provides an exemption from aggregation where the sharing of information 
between persons would cause either person to violate federal law. The 
exemption would apply to a situation where the sharing of information 
creates a reasonable risk of a violation of federal, state, or foreign 
law or regulations adopted thereunder. The rules also propose a 
requirement that market participants file a notice demonstrating 
compliance with the condition, including an internal memorandum of 
counsel. The memorandum allows Commission staff to review the legal 
basis for the asserted regulatory impediment to the sharing of 
information, and is particularly helpful where the asserted impediment 
arises from laws and/or regulations that the Commission does not 
directly administer. Further, Commission staff will have the ability to 
consult with other federal regulators as to the accuracy of the 
opinion, and to coordinate the development of rules surrounding 
information sharing and aggregation across accounts in the future.
    Finally, the proposed rules propose relief from notice filings for 
``higher-tier'' entities, which, under proposed regulation 150.4(b)(9), 
may rely on the filings submitted by owned entities. A ``higher-tier'' 
entity need not submit a separate notice pursuant to the notice filing 
requirements to rely upon the notice filed by an owned entity as long 
as it complies with conditions of the applicable aggregation exemption.
2. Methodology and Assumptions
    It is not possible at this time to precisely determine the number 
of respondents affected by the proposed rules. Many of the regulations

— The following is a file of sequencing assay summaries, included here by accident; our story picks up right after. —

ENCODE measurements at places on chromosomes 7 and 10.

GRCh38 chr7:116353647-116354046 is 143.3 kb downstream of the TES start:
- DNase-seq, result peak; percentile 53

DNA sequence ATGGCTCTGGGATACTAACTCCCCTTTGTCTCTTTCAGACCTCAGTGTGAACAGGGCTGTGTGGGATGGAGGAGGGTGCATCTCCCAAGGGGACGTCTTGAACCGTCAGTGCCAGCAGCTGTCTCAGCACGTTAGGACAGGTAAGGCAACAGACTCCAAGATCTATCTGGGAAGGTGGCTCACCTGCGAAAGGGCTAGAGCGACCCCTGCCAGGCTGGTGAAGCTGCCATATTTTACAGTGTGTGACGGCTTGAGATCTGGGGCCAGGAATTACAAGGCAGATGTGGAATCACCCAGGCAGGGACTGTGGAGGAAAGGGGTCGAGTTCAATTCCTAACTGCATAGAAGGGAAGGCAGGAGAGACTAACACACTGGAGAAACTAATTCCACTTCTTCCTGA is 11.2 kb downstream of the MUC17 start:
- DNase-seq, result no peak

that impose PRA burdens are exemptions that a market participant may 
elect to take advantage of, meaning that without intimate knowledge of 
the day-to-day business decisions of all its market participants, the 
Commission could not know which participants, or how many, may elect to 
obtain such an exemption. Further, the Commission is unsure of how many 
participants not currently in the market may be required to or may 
elect to incur the estimated burdens in the future.
    These limitations notwithstanding, the Commission has made best-
effort estimations regarding the likely number of affected entities for 
the purposes of calculating burdens under the PRA. The Commission used 
its proprietary data, collected from market participants, to estimate 
the number of respondents for each of the proposed obligations subject 
to the PRA by estimating the number of respondents who may be close to 
a position limit and thus may file for relief from aggregation 
requirements.
    The Commission's estimates concerning wage rates are based on 2011 
salary information for the securities industry compiled by the 
Securities Industry and Financial Markets Association (``SIFMA''). The 
Commission is using a figure of $120 per hour, which is derived from a 
weighted average of salaries across different professions from the 
SIFMA Report on Management & Professional Earnings in the Securities 
Industry 2011, modified to account for an 1800-hour work-year, adjusted 
to account for the average rate of inflation in 2012. This figure was 
then multiplied by 1.33 to account for benefits \195\ and further by 
1.5 to account for overhead and administrative expenses.\196\ The 
Commission anticipates that compliance with the provisions would 
require the work of an information technology professional; a 
compliance manager; an accounting professional; and an associate 
general counsel. Thus, the wage rate is a weighted national average of